Good for you for helping the niece and other family members out. I love thrift stores and yard sales, but it's those estate sales that hold some cool surprises. Bargain-wise, nothing beats church rummage sales. Just sold a fly fishing (steelhead) paperback book on eBay for $39.99. Even after the costs, I'll net over thirty dollars. My purchase price? 50 cents. Unreal! After months of attempting to talk her into getting started on eBay, my wife finally gave in and joined up last December. 11 months later, she's kicking my butt on some days. As we approach the holidays, there appears to be a flurry of activity in the eBay waters. : ) Thanks so much for stopping by to read this hub and for your wonderful comments. By the way, are you on Bubblews? Talk to you later, Brandi! Aloha, and have a wonderful week!

    Proud to call you friend!

    ~Joe

    ~Joe

  • CraftytotheCore profile image

    CraftytotheCore 3 years ago

    Hi Joe! Isn't that amazing that we can sell just almost anything! LOL When my daughter was born I started a children's boutique. I had found a couple of suppliers and started selling clothing, toys, party stuff, etc. I would get a shipment, list the stuff, and sell it out by the following week. It was nuts. But, it was a different time too! I closed my shop a while ago to take care of other priorities in my home, but I noticed recently online selling isn't what it used to be. There still is hope.

    It takes a lot of work and patience. Time is crucial. Having the time to do it right is also challenging. I'm so glad it works out well for you my friend.

    I used to work for a law firm and I primarily worked on estates. We had clients who had no idea what their distant aunt's estate was worth. One time I was working on this estate. The client had no children. She owned a modest home with no mortgage. No debt. I went in to do an inspection so we could order an appraisal. I noticed antiques in the living room. I called a local appraiser friend. It turned out that aunty's gravy boat was worth $10,000. She had a complete set of some rare Japanese dishes. Upstairs there was a walk-through attic. It was loaded with rare memorabilia. She netted a few million after I ordered the apprasials. The relatives said she lived like a pauper.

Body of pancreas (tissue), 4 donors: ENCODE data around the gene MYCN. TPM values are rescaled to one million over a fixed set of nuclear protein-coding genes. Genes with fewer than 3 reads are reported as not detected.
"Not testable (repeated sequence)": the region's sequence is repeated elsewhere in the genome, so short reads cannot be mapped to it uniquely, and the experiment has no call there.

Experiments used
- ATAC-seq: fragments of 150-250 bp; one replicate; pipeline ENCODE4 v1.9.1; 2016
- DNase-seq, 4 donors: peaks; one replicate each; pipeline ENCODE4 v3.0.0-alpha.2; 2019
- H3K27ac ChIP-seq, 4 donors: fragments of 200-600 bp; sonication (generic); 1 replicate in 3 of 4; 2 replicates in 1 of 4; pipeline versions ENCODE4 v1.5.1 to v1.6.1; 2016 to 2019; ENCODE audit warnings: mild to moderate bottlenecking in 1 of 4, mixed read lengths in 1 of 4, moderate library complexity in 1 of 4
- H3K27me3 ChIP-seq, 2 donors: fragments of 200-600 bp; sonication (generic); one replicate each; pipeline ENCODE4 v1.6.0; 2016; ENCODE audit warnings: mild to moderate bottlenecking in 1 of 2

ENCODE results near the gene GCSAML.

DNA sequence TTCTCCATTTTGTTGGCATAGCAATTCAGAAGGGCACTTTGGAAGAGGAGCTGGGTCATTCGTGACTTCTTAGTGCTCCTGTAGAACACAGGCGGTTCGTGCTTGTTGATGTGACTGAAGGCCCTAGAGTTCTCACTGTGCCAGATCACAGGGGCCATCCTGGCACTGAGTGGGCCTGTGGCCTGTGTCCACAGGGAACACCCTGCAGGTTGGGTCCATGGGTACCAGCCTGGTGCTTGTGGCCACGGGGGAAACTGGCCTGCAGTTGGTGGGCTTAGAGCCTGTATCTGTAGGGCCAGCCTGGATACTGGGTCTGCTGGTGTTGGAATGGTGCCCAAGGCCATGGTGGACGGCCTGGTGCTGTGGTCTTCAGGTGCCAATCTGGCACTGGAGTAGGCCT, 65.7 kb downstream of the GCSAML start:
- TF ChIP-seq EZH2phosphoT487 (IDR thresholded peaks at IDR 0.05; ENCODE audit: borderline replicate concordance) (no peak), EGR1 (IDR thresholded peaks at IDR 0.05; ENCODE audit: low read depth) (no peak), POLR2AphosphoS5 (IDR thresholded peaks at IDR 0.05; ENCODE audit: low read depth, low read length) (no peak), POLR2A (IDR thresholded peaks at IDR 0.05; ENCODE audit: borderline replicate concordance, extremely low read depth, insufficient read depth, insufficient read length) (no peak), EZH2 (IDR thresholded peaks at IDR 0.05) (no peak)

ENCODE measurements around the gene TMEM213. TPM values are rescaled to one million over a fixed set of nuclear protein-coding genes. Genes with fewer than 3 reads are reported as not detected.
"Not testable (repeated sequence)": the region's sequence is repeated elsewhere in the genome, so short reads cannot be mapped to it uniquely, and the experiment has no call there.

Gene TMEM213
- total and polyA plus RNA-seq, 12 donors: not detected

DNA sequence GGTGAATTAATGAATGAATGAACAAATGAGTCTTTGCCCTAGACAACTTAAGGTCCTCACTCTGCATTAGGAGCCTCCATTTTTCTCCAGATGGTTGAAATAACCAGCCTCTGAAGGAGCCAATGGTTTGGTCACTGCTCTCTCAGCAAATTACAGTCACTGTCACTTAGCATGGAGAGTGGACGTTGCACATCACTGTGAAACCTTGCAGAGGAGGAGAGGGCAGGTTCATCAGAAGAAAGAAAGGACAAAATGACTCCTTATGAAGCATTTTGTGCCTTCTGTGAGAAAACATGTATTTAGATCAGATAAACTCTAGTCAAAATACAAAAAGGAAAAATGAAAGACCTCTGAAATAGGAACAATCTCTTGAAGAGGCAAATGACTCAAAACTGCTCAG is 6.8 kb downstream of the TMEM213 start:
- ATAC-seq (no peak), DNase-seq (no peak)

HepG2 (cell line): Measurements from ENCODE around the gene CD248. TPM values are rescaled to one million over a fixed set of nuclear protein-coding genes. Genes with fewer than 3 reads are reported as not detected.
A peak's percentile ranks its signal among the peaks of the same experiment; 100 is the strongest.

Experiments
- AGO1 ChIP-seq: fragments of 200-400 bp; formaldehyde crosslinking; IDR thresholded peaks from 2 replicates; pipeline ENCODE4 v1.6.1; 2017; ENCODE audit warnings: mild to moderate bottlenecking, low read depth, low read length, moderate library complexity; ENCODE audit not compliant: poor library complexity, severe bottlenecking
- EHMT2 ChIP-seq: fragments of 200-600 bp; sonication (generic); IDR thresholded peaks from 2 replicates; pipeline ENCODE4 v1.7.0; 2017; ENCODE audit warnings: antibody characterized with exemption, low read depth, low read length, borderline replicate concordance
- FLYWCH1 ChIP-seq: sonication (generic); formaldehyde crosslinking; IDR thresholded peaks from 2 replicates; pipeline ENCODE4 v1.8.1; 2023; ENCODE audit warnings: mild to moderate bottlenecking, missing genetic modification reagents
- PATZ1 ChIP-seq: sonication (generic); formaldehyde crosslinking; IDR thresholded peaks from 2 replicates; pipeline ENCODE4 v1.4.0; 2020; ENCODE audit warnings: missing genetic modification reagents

• hawaiianodysseus profile image
    Author

    Hawaiian Odysseus 5 years ago from Southeast Washington state

    My treat if you're ever in Walla Walla! : )

  • clairemy profile image

    Claire 5 years ago

    You are welcome.....as for the coffee I like a good Italian espresso or Cappucino.

  • hawaiianodysseus profile image
    Author

    Hawaiian Odysseus 5 years ago from Southeast Washington state

    Hi, Clairemy! I'm honored by your feedback. And it was great fun writing the Hub while enjoying a Mocha Coconut Frappucino at the Starbucks coffee shop on Main Street in Walla Walla. LOL! Thanks so much for your wonderful comments!

  • clairemy profile image

    Claire 5 years ago

    Well done, what great ideas, something worth considering for the future.

  • hawaiianodysseus profile image
    Author

    Hawaiian Odysseus 5 years ago from Southeast Washington state

    You are such a faithful reader, wetnosedogs. Thanks for all the encouragement. Aloha, and have a great weekend!

  • wetnosedogs profile image

    wetnosedogs 5 years ago from Alabama

    Thanks for giving the step by step success. Continued success for you.